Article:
Here are few final pictures of the view this beautiful house has looking out at the middle shipping channel of the St. Clair river.  Where Walpole Island Canada is on the other side of the river. Walpole Island is an Indian Preserve. The Freighters run through here 4-5 times a day and at times will cross paths two wide it is quite a sight to see !

Saturday, August 1, 2015

Low sloped roof decks, composite pavers and cable rail.

Hello again ...

Today we are going to go over a project we did back in March for a home builder out on Harsens Island Michigan. This house is being built right on the middle channel of the St. Clair river where the ocean freighters cut through to get to lake Huron, it is also the border to Canada / Walpole island.

The deck was built by the house framers, and had a EPDM rubber roof applied before we arrived to complete the decking, railings, and fascia. The home actually had three deck areas where we worked.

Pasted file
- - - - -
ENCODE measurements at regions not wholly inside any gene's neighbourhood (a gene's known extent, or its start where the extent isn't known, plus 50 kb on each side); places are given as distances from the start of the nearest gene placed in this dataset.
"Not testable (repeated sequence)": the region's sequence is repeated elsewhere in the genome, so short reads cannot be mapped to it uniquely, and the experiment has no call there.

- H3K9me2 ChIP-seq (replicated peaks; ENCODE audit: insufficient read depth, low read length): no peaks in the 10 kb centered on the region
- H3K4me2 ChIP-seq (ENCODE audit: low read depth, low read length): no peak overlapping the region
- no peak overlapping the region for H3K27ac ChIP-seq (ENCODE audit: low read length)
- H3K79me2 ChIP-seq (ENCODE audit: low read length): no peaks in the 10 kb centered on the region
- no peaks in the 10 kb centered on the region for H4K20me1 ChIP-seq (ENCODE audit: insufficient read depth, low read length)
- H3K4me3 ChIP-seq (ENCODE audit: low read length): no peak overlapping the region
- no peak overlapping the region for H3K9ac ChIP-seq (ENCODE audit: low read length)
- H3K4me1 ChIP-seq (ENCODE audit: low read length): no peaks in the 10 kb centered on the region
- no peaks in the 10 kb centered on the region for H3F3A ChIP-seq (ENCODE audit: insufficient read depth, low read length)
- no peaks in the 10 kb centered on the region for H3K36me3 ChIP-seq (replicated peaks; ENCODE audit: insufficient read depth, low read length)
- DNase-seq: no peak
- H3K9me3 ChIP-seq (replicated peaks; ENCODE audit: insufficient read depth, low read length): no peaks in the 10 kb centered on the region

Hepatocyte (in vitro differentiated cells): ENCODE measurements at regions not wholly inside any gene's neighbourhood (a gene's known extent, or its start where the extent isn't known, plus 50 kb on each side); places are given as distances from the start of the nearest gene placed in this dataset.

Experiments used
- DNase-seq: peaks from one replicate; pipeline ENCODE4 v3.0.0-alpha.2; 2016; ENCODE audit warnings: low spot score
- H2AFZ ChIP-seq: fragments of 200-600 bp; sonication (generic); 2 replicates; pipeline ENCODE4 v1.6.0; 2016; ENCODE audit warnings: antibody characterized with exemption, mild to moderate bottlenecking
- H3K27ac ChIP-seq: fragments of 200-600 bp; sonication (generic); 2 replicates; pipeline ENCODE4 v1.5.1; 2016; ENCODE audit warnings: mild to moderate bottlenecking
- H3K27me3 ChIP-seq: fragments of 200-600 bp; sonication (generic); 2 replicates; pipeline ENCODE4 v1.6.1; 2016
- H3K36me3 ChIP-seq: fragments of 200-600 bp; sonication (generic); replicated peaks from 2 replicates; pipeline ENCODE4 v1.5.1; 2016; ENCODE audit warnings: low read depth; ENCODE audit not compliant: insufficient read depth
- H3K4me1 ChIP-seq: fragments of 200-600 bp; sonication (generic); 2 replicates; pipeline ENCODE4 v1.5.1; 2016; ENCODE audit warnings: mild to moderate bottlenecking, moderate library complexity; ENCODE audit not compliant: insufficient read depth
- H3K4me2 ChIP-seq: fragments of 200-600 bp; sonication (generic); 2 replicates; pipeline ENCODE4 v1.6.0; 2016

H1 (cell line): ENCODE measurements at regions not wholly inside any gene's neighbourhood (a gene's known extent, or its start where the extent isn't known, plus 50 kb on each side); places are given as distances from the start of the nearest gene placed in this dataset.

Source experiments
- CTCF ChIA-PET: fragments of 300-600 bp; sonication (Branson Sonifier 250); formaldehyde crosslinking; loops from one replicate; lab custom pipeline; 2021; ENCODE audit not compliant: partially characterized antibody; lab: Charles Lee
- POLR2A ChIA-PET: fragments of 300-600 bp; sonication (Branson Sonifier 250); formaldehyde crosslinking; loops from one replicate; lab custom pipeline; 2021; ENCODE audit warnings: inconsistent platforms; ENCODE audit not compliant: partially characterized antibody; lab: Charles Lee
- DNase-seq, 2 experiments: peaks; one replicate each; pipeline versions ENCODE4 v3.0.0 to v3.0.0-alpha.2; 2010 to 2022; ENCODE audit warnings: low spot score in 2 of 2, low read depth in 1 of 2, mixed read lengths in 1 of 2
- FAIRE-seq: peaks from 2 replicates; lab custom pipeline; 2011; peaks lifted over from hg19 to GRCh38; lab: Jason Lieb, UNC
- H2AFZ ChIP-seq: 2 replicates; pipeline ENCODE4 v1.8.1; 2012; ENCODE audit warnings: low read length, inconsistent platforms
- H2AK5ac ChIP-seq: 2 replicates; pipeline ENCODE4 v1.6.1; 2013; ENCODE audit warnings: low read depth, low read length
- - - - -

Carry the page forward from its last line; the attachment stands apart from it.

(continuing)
Originally they were going to use 2x4 sleepers and PVC decking on the deck.

 The deck is sloped about 1" of fall for every 4' to allow the water to run off and to keep the space under the deck dry where they planned on doing a screened porch.

We recommend to the builder to use the Azek pavers. This is the very use they were attended for and in my opinion is the best option for a flat or low sloped roof deck.

The pavers are installed over a rain screen mat that allows the water to flow underneath the pavers. Once the mat is installed you layout out the grids, and then install the pavers.

 Nothing is attached to the deck so there is no worry for leaks because of having to attach sleepers. Also all the products are made from plastic or composite so they are light weight in comparison to decking with sleepers.

We started the project laying out the rain mat, then installing the grids, and then the pavers.

The install is really easy and goes really fast we installed this 600 square foot deck in a day with two guys. The real works begins at the edges of the deck.

You have to plan the grid layout to fit the paver layout with the biggest concern being how to finish off the edges of the deck.

The builder keep the bottom course of the stone veneer out until after the deck was finished. Then they will finish off the stone edge around the house because of the inconsistency of the stone veneer that would be hard to match up with the Azek pavers.